I have a question regarding sibling rivalry/constant arguing. We are blessed with 3 kiddos, ages 10, 9, and almost 5. The older 2 are boys and our youngest is a girl. Our middle boy is terrible to his younger sister. In his eyes, she can do nothing right. Everything she does “annoys” him. As a result, she has started giving back some of the mean comments and intolerance to him. I feel like I have tried everything. It is breaking my heart to have these two constantly at odds.
Tara C had some great ideas for sibling arguing when she was doing the Q&A last night, so make sure you check that out: http://courtneydefeo.com/help-tara-c-part-1/
In addition, I would just reiterate that sibling rivalry/arguing is totally normal. However, just because it’s normal doesn’t meant that it is something that should be encouraged. The age difference of your middle son and your youngest..and the fact that he is the middle add to the dissension as well. I can say that I because I’m the middle of 3 girls…one 4 years older, the other 4 years younger. 🙂
Look for little ways to remind your son and daughter that they are on the same team. Do your best not to favor one over the other. No, they won’t get along all the time, and yes, sometimes they will annoy each other, but remember it is a good thing for their worlds to intersect. If you do too much to separate them now, as they get older they will likely continue living those separate lives and the sibling bonds won’t be as strong.
Hey Amanda. You didn’t ask me… but I’ll chime in too. Definitely read over Tara’s stuff but my girls fight too often. Although I don’t have the boy/girl dynamic – it sure is frustrating. One thing we do is take it away – if they are fighting over it, it’s gone. The toy, the iPad, whatever. My other friend with four often asks her ‘Is it kind? Is it necessary? Is it true?’ and I love those questions to navigate siblings. If it’s no – probably need to be said. Also, I wonder if his dad could talk to him about the way a brother protects and honors his sister. And start finding ways for him to be sneaky about the way he loves her. Find small ways to show he is a loving brother. And reward him for it. Show you are noticing his extra effort. Lastly, try giving him some times that are ‘sister free’ and then times he needs to find a way to include her. Let him have that all-boy, no little sister time but then also learn she’s a part of the fam and actually fun. Family game? Older boy doing better? reward him for his great example?
Courtney – thanks for doing this! I have a question regarding focus and constant distraction. My almost 4 year old cannot keep on a simple task. If his original aim is to throw a wrapper in the trash he will be distracted by at least 4 things on his way to that task. Let’s not even talk about the half hour it takes getting dressed or eating. I feel like I’m constantly badgering him to hurry up and stay focused (and if hate rushing him) and I know a lot of it is just his age but is there something I can do to help him complete a task free from a million little detours? I have jam packed days, just like most Moms, and I hate the idea of passing that stress and always being in a rush down to my kids.
It sounds like you are doing a lot of correct things. As children get older they are able to string together and remember multiple simple tasks, but right now your focus is to get your son to do one thing. In this case, it doesn’t sound like he’s being defiant, more just distracted and not fully listening. When you ask him to do something–throw a wrapper in the trash–as soon as you ask, get him to repeat back to you what he is supposed to do. Once he repeats the instructions, have him act. If he is successful, praise him. If he isn’t, ask him to repeat the task you asked him to do and try again. In the meantime, keep making sure you build in extra time for your son so you won’t feel like you’re having to rush him along. Overtime, as he completes tasks immediately, you’ll be able to decrease the time you allow.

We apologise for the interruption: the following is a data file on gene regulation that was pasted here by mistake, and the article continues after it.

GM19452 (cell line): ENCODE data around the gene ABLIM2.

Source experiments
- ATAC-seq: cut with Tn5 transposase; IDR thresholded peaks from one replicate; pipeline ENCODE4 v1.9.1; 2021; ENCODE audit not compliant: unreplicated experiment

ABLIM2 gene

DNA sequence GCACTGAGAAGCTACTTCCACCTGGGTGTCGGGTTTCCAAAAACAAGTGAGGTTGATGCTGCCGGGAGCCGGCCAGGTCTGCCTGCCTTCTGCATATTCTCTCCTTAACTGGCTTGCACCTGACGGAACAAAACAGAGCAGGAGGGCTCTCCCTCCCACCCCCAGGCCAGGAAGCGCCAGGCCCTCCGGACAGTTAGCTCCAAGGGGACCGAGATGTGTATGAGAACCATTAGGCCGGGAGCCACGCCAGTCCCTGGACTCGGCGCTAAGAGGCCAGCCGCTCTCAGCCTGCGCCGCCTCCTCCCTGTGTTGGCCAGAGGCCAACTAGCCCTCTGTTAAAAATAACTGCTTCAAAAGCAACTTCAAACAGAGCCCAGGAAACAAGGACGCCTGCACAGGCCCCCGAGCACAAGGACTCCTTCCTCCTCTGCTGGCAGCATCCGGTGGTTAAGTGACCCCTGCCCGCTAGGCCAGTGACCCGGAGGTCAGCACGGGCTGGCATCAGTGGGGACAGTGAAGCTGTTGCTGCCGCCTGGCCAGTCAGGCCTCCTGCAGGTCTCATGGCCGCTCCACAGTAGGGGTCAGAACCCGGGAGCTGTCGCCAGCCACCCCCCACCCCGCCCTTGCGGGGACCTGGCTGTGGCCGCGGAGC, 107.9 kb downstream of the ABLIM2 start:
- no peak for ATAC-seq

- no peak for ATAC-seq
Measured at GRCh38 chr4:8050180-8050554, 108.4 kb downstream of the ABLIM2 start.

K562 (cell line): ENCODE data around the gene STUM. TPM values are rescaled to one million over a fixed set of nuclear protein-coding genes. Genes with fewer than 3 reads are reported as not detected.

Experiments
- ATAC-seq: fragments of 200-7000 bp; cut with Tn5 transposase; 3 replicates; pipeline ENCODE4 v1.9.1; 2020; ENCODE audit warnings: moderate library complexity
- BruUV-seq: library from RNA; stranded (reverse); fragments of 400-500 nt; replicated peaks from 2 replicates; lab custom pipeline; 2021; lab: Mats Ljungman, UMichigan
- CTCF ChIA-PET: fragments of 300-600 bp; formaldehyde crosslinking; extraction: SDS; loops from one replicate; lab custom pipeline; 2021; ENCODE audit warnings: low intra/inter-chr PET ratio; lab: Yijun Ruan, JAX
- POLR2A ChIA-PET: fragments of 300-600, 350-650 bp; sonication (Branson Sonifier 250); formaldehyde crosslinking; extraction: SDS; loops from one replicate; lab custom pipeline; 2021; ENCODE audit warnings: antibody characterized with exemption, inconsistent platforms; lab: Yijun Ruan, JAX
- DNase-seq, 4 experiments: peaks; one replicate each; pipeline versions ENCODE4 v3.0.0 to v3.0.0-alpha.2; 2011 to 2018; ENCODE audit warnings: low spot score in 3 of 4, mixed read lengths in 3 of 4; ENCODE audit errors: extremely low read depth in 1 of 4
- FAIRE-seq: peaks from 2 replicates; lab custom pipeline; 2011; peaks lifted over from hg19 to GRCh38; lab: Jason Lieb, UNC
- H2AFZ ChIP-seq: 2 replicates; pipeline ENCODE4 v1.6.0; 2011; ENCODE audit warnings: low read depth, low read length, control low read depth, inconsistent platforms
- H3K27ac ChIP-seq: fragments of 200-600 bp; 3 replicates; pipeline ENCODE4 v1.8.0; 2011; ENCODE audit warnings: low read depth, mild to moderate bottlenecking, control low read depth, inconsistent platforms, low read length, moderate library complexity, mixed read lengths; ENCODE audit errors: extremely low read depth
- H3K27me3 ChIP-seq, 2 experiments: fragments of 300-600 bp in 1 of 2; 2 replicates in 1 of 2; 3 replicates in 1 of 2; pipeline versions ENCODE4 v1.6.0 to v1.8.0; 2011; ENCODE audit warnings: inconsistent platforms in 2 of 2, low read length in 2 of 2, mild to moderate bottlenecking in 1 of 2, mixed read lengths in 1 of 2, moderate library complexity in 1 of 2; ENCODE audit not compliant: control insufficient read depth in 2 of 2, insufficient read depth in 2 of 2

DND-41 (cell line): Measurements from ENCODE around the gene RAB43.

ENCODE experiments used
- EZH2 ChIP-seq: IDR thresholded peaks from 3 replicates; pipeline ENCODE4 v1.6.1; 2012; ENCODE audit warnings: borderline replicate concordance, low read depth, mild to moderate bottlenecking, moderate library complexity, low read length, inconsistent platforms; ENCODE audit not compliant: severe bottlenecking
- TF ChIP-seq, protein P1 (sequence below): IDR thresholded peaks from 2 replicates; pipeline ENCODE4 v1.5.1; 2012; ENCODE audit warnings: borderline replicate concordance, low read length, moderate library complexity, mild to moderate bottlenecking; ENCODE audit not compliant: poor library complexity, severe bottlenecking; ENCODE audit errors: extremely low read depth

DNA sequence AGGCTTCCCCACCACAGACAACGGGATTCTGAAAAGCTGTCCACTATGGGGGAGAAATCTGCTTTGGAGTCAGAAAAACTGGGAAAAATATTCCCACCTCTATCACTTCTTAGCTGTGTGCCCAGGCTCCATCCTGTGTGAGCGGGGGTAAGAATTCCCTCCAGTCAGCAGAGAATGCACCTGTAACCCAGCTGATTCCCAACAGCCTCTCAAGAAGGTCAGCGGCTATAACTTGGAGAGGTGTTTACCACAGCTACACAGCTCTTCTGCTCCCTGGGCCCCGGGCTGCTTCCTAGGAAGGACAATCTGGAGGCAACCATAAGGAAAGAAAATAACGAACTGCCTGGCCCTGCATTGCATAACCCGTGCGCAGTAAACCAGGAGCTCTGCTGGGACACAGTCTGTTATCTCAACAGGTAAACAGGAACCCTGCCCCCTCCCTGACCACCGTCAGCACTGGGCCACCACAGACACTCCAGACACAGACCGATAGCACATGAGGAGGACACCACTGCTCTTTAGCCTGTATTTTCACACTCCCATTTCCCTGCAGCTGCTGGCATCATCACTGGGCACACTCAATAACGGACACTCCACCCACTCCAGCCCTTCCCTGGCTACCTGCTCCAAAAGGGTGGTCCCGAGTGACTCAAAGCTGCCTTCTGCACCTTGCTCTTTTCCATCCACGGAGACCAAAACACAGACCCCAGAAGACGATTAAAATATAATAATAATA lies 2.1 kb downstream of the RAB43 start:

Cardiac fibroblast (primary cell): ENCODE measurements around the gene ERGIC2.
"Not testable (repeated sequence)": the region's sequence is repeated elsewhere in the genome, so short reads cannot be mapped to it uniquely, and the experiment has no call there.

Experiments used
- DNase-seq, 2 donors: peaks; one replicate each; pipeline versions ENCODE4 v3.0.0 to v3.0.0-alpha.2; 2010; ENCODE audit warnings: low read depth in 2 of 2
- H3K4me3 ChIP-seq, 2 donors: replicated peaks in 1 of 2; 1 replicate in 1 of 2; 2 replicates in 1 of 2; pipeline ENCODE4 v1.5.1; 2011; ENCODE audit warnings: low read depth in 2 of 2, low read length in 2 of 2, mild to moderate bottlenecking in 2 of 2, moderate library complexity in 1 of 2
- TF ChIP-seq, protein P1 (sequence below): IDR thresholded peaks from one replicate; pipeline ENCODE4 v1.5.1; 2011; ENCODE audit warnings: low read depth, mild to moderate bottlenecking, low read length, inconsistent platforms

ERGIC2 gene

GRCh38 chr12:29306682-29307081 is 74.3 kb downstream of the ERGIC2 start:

love this linds. i remember hearing david thomas speak (author I LOVE – writes about boys often) and he imitated a mom telling boys what to do – and it basically sounds like wahwahwahwahwahwah… they just can’t hear our 12-step instructions. so funny. so true. look up his book jennifer, he’ll give more specifics per age group. suggests really simple commands – even for our husbands. 🙂 “trash. here. right away.”
Love it! Thank you both. I have felt like I was losing my mind over the last few weeks. I’ll give both of your recommendations a try.
of all the awesome moms you meet – talk to me. how many beat their kids up. like get up before them and get their minds/souls together before the little animals get cranked up. i know it’s what i need to do /should do – so i should just do it. are most on it? half? 🙂 that’s a terrible questions but kinda want the answer.
not beat them up – like punch them. 🙂 like wake up before them.
Beat their kids up physically…none 🙂 Wake up before their children…quite a few…and the ones that don’t should. 🙂 I can tell a vast difference in families that have parents who are up and moving before their children. Just do it, Court. Not only will it help you to get yourself prepared and in the right frame of mind before your day starts, it will help your children as they get older see that starting your day with time in prayer to prepare yourself is a priority for you…and we all know that one of the best teachers is our actions. 🙂
well i knew you were going to say that.
Days I’m up before the kids and spend time in devotion before they wake up go really well. I am more prepared and ready to face the day. Because I am in the right mindset on those days, I am not easily bothered and I am well ahead of the curve. If I get to fix breakfast before they’re up, it’s even better. Sadly it doesn’t happen as often as I’d like. I’d like to train myself to be up an hour before them every morning.
I’m so bummed I missed this!!! I’d love to know your thoughts on the attached baby stage. My #3 is 8 months old and though I’ve had babysitters since she was tiny, she is now very attached to mommy. And when I say very…I mean VERY. She cries and cries and cries.My first two didn’t struggle like this. Any tips??